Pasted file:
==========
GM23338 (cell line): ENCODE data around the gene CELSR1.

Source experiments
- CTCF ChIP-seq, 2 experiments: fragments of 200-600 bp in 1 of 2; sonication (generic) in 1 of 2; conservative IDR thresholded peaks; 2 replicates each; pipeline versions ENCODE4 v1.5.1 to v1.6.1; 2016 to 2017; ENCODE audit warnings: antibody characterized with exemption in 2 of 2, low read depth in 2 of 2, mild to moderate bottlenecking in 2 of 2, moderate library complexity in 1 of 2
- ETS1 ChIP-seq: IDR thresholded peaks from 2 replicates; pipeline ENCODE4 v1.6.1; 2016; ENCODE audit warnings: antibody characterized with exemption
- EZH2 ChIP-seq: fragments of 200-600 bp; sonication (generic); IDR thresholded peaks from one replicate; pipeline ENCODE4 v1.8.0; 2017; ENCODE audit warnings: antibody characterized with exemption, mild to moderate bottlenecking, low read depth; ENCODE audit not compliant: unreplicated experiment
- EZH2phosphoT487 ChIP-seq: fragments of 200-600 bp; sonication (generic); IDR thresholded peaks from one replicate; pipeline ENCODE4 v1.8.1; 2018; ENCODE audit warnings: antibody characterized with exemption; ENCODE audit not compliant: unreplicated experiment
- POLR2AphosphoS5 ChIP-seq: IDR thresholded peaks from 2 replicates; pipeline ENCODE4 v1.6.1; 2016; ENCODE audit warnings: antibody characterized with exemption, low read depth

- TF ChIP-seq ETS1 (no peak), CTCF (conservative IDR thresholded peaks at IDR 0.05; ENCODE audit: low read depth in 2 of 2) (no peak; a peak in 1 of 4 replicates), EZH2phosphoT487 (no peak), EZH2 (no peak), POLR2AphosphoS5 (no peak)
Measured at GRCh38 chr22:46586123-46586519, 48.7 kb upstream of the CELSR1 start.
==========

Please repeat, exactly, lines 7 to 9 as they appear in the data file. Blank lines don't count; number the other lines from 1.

- POLR2AphosphoS5 ChIP-seq: IDR thresholded peaks from 2 replicates; pipeline ENCODE4 v1.6.1; 2016; ENCODE audit warnings: antibody characterized with exemption, low read depth

- TF ChIP-seq ETS1 (no peak), CTCF (conservative IDR thresholded peaks at IDR 0.05; ENCODE audit: low read depth in 2 of 2) (no peak; a peak in 1 of 4 replicates), EZH2phosphoT487 (no peak), EZH2 (no peak), POLR2AphosphoS5 (no peak)
Measured at GRCh38 chr22:46586123-46586519, 48.7 kb upstream of the CELSR1 start.